The maritime industry in times of the pandemic

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NBAS, in partnership with Maritime and Port Authority Singapore, the Norwegian Embassy and Innovation Norway, is hosting a special insights panel on decarbonization in the maritime industries in conjunction with Singapore Maritime Week. DNV is our gold sponsor for the event. This op-ed is written by Cristina Saenz de Santa Maria, Regional Manager South East Asia, Pacific and India, Maritime at DNV.

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As global transformations continue to shape the future of maritime, Covid-19 is challenging business as usual. Once again, the maritime industry has proven resilient in the face of crisis. The shipping market has been impacted by the pandemic but has not been hit as hard as initially anticipated. Decarbonization of the industry has also continued despite the challenges of Covid.

Travel and gathering restrictions during the pandemic have served to accelerate digitalization greatly. We in DNV and many others who were already underway with digitalization processes were able to ramp up our levels of digital activity rapidly, raising the share of remote services to our customers. It has been more than a year now since the pandemic first surfaced in the region. In this article, I would like to share my key reflections on the maritime industry in South East Asia, Pacific and India.

1) A humanitarian crisis for seafarers

The pandemic has led to a humanitarian crisis for seafarers stranded by travel restrictions. There are about 400,000 crew that have had to work beyond their contractual agreements, with fatigue and stress creating a critical safety threat. Despite this, seafarers are still without “essential worker” status one year into the crisis. This is a situation that must be resolved as quickly as possible. One positive development toward relieving crew distress is the progress on vaccination, with Singapore among the leading nations.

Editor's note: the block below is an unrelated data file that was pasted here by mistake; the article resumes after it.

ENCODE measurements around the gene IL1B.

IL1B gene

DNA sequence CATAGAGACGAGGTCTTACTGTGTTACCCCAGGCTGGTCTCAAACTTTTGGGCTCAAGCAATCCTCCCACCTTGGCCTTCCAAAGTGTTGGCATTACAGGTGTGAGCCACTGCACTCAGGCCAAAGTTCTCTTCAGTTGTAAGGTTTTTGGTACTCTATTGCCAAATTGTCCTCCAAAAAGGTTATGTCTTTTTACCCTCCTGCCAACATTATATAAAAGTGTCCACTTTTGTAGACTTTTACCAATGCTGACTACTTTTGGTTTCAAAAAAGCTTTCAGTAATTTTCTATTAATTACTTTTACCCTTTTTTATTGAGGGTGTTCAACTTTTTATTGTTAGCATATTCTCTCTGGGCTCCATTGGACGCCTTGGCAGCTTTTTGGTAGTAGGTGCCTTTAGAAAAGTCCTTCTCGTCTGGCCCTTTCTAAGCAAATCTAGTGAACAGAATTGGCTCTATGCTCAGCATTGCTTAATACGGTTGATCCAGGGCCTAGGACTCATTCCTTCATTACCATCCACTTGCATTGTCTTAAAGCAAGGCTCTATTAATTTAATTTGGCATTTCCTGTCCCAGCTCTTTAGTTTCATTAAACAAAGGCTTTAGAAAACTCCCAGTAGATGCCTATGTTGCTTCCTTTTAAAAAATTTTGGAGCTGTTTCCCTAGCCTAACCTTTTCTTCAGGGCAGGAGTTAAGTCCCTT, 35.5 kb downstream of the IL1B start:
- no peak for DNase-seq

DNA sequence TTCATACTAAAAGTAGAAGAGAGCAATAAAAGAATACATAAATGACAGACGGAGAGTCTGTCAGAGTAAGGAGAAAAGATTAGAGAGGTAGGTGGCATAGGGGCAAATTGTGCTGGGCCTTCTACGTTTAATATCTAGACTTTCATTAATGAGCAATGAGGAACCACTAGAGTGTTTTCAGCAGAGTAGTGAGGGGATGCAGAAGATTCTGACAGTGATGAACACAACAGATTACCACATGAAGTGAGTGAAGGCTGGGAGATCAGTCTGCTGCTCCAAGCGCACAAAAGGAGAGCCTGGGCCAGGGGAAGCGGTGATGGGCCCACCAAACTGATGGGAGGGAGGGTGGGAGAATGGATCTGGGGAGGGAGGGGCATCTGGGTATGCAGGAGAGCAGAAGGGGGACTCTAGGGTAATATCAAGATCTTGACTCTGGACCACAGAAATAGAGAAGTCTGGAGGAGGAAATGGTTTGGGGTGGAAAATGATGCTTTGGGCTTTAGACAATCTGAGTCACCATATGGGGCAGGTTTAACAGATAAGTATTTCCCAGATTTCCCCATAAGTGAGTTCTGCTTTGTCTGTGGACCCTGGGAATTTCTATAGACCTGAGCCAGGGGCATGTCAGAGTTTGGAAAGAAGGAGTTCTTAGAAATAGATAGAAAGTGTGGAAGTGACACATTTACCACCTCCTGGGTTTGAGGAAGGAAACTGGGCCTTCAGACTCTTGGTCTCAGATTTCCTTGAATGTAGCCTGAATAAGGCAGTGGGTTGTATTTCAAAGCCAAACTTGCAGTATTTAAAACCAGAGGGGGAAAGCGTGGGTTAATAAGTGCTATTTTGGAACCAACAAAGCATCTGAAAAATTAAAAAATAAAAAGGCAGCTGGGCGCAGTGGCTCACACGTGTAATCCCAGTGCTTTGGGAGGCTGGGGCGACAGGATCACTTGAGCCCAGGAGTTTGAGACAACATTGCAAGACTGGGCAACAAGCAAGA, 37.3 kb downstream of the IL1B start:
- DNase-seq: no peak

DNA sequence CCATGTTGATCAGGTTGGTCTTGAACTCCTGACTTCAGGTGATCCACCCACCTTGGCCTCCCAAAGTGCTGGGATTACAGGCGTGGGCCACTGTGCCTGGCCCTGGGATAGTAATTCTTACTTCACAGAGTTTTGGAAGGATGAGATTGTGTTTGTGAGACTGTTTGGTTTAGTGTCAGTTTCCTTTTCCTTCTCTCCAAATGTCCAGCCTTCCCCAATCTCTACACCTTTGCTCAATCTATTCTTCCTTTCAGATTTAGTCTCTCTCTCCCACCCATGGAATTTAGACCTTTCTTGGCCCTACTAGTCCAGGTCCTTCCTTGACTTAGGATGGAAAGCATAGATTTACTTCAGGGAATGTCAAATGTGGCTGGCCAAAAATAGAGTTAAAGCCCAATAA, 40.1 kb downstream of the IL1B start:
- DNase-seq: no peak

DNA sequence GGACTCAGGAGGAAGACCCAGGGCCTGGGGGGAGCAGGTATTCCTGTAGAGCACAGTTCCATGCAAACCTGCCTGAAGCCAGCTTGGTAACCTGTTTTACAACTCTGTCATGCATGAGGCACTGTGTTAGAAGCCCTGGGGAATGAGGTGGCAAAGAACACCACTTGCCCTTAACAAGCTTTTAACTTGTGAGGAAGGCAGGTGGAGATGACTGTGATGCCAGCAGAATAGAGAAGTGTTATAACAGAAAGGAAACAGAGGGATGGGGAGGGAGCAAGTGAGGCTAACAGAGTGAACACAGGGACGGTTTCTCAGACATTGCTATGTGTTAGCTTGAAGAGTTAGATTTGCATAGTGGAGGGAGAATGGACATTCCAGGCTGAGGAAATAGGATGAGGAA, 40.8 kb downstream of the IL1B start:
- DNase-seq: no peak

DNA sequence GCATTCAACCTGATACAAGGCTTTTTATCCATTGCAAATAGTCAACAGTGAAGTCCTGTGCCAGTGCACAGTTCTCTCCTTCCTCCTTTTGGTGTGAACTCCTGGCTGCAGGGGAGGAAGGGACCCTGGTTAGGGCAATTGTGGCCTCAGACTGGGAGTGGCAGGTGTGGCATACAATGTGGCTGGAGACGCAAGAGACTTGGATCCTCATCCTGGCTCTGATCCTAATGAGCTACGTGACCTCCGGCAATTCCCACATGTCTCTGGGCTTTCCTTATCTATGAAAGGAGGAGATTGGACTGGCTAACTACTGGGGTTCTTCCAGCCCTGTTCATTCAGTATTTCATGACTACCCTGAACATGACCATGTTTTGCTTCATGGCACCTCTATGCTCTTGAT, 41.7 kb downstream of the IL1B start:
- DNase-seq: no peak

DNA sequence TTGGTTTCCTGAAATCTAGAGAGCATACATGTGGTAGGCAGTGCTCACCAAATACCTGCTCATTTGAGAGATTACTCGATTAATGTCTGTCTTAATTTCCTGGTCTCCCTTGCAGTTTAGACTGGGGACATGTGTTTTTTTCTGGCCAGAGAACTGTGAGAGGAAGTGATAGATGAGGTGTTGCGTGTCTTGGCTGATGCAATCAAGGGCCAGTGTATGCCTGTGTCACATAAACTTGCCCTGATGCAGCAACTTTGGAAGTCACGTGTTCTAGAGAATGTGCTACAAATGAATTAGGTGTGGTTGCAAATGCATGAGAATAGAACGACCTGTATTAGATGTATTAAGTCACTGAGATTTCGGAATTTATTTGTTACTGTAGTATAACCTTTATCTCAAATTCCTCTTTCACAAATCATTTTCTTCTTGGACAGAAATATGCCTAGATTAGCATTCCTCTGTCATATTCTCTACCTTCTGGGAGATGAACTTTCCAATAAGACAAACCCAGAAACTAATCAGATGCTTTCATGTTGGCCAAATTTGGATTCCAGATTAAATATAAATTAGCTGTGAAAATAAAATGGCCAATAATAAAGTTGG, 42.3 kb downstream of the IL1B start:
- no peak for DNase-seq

We are working to mitigate the impact of Covid-19 on our workers, including taking all necessary precautions to protect our surveyors, who are on the frontline of exposure when they board ships. In this regard, it is very positive that all our surveyors in Singapore have been vaccinated already, thanks to the great support from MPA. Fortunately, we have had zero cases of Covid amongst our regional staff to date. Despite changes in the way we work, the pandemic has not impacted DNV’s ability to deliver our services.

Aerial View Of An Industrial Ship On The Move.

2) Helping cruise handle the crunch

Cruise was the segment hit hardest by the pandemic, and we have been active in devising and helping to implement measures to allow continued activity in the industry. In late spring of 2020, we introduced CIP-M, a unique certification in infection prevention adapted for the maritime industry first implemented by Genting Cruise Lines on their Explorer Dream vessel. We also helped to introduce the CruiseSafe audit and certification program developed by the Singapore Tourism Board and DNV, now mandatory for cruise lines sailing from Singapore, allowing Genting and RCI to offer “cruises to nowhere” since November 2020. More than 100,000 Singapore residents have set sail since the programme started, with not a single Covid-19 case on board to date.